Robin and Nagira continue their search for Amon, and find themselves following a trail of breadcrumbs he seems to have left for them. As they follow up these new leads, more and more pieces of the puzzle start falling into place, raising even more questions along the way. As tensions between the various organizations threaten to boil over, Miho is kidnapped by the Factory, and the STN-J members decide to stage a daring infiltration operation to rescue her.
The final volume of this paranormal detective drama continues to enthral and surprise, as the plot twists and turns towards its conclusion. As more questions are raised, new answers are found, and slowly it all begins to make sense. It often seems that there are more stark revelations and developments in this volume than in the entirety of other series. It’s gripping stuff, too, thanks to the intelligent script and tight direction – there’s never a wasted moment, and every little piece of information is important.
The strong characterisation helps, of course. The way that each of the characters react to the story’s developments allows their personalities to shine through. Lights are shone on mysterious pasts, dark secrets are brought out in to the open, and long-hidden emotions find their way to the surface. All the characters get a little more fleshed out, and feel a little more believable, and so a little more real.
Incredibly, the series comes to an ending that feels neither rushed nor dragged out. All the big questions are answered, and the ending is such that it closes the door while leaving the possibility there that it may be opened again. It’s rare that an anime series gets a truly good ending, and it’s as refreshing as it is satisfying.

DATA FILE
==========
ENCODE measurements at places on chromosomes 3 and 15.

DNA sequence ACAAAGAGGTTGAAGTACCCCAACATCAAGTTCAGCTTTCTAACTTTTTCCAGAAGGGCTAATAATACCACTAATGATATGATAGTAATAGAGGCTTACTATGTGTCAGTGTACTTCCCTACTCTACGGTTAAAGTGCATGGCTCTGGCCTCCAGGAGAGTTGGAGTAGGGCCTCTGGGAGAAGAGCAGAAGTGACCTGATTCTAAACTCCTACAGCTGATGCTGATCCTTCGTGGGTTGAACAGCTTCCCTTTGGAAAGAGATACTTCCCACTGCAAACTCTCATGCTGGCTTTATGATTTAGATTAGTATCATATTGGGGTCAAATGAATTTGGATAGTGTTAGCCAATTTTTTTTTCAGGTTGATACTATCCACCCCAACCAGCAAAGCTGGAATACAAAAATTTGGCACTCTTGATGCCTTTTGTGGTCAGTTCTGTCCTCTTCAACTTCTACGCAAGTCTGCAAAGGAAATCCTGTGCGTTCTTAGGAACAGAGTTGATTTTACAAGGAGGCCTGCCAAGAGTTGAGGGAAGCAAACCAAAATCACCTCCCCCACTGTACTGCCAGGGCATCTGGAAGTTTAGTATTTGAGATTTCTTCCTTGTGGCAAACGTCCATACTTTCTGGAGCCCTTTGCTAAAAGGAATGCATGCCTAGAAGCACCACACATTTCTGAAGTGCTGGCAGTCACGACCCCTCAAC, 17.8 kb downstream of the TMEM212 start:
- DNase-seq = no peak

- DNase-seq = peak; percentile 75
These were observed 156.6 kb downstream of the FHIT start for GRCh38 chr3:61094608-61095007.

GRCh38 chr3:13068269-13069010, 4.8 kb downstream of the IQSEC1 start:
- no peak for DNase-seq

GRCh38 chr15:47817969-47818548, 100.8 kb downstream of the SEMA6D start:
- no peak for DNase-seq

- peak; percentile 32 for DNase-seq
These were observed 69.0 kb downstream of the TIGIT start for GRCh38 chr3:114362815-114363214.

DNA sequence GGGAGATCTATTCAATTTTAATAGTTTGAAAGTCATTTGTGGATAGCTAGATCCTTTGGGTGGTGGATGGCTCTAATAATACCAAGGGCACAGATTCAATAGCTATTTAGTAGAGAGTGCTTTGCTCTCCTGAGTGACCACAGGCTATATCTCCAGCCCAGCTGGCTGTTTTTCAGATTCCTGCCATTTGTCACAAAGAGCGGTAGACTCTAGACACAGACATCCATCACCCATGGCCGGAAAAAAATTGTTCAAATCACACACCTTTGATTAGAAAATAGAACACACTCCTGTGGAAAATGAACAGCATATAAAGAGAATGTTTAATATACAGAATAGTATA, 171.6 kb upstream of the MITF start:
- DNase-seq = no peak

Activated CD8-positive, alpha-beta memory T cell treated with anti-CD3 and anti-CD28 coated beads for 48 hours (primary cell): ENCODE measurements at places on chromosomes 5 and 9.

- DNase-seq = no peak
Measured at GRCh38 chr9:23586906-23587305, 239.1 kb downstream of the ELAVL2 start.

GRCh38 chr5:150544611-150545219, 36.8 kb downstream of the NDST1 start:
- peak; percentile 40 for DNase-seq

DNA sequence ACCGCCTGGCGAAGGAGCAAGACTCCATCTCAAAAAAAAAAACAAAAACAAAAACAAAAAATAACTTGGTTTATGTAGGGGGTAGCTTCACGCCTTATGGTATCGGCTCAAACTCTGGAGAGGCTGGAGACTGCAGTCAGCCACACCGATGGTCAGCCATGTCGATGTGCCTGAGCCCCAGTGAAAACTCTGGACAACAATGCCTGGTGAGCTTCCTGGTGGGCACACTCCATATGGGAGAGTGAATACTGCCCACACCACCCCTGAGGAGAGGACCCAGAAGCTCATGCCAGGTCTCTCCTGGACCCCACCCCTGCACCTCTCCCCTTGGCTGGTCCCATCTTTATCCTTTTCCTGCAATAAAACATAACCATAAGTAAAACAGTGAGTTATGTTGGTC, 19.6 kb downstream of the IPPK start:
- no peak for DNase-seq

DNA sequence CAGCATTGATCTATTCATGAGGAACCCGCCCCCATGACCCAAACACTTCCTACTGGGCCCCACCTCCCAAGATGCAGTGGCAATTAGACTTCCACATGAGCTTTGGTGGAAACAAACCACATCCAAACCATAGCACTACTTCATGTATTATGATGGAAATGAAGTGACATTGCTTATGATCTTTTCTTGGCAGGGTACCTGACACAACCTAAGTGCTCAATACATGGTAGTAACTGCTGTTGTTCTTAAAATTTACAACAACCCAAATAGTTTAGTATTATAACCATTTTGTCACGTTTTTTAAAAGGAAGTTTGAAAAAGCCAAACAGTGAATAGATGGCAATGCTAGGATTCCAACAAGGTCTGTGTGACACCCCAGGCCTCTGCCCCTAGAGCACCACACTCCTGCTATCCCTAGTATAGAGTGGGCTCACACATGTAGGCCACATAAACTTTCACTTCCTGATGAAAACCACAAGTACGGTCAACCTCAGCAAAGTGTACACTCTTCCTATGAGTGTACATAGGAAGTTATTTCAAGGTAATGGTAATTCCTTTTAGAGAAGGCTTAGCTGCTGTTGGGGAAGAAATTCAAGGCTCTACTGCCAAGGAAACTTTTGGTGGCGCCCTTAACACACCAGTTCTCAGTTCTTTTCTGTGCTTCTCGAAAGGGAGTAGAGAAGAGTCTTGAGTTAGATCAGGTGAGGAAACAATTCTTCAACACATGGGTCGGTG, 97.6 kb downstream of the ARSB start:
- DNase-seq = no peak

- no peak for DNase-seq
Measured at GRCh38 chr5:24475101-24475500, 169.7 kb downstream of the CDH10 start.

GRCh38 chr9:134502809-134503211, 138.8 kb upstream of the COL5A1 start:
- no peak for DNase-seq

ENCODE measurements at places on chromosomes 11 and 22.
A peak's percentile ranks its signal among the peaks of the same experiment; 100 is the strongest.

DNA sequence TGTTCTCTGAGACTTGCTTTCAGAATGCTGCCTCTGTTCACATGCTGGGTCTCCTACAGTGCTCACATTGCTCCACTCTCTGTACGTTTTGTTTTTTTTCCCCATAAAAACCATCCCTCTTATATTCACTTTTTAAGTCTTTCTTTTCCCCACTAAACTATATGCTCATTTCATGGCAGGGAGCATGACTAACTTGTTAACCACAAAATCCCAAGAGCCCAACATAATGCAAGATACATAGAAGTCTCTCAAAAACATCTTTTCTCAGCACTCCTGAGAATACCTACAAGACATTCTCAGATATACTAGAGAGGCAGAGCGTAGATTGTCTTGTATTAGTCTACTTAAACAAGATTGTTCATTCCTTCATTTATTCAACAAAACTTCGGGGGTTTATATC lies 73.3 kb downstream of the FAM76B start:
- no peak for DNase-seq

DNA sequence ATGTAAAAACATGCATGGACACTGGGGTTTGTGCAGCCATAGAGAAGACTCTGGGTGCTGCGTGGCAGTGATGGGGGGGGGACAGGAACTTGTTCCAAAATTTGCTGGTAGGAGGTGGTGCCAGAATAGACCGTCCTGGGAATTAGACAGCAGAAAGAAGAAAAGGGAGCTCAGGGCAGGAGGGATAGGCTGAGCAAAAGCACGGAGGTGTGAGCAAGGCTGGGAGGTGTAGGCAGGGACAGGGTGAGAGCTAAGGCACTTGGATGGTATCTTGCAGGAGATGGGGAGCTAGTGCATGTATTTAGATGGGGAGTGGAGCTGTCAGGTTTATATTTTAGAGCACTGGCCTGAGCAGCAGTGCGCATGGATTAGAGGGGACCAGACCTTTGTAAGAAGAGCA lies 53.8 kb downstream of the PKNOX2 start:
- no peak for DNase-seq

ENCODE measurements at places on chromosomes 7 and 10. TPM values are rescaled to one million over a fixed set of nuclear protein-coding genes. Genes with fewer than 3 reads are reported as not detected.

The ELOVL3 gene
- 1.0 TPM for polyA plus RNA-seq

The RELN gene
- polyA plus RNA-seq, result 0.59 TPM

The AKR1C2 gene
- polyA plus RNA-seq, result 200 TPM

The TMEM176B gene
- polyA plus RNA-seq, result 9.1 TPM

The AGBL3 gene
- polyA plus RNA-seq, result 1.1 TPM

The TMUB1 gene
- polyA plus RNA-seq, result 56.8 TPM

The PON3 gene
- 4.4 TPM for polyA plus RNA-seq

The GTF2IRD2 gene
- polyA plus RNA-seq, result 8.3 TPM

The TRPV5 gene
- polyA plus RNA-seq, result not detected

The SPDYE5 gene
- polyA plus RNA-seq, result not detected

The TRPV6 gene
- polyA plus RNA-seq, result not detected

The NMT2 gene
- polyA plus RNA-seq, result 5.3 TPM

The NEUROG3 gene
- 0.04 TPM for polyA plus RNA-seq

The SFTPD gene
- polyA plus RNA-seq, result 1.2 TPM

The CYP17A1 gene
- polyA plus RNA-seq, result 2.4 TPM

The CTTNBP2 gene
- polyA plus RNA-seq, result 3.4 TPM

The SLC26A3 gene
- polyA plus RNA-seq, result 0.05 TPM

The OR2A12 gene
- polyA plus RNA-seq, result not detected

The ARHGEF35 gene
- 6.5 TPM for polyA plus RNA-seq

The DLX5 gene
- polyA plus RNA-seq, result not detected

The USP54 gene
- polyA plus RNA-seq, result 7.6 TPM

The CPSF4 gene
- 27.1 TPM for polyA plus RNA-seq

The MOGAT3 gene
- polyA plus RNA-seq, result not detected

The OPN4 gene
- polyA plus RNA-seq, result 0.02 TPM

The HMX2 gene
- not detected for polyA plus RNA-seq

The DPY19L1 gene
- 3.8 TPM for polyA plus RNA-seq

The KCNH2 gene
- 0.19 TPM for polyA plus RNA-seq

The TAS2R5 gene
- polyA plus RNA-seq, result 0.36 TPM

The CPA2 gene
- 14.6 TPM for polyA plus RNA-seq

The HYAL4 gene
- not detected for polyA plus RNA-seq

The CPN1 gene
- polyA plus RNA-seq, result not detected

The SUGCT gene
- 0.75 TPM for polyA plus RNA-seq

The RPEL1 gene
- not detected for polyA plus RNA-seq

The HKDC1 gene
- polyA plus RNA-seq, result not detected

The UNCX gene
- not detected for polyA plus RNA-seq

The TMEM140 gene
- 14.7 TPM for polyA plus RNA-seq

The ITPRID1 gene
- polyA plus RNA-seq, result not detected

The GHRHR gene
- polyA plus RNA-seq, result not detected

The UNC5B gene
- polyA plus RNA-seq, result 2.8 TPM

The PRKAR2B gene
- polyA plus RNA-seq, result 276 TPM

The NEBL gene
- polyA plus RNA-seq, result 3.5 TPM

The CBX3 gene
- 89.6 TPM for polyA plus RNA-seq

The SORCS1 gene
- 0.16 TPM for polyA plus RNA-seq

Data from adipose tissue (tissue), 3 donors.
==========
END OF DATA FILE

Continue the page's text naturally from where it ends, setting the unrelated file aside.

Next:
The presentation of the whole shebang is as slick as they come. The visual quality is still great, with muted but rich colours, strong character designs and impressive animation. The music, as ever, is top-notch stuff; understated and subtle, but always suiting the series and action perfectly. The opening theme remains one of this writer’s all-time favourite intro songs, and the bitchin’ instrumental version over the final credits also gets a big thumbs-up. There are also a few interesting extras on the DVD, with several interviews and a live music video, and it’s great to see such an effort being made beyond the usual trailers.
Witch Hunter Robin manages to hit all the right notes, and reaches an entertaining and satisfying conclusion. Although often seen as little more than giant robots and scantily clad girls, this is one series that proves that anime can be so much more. It’s a deliberately paced series that rewards the patient, and those that enjoy intelligent and atmospheric drama will find a lot to like here.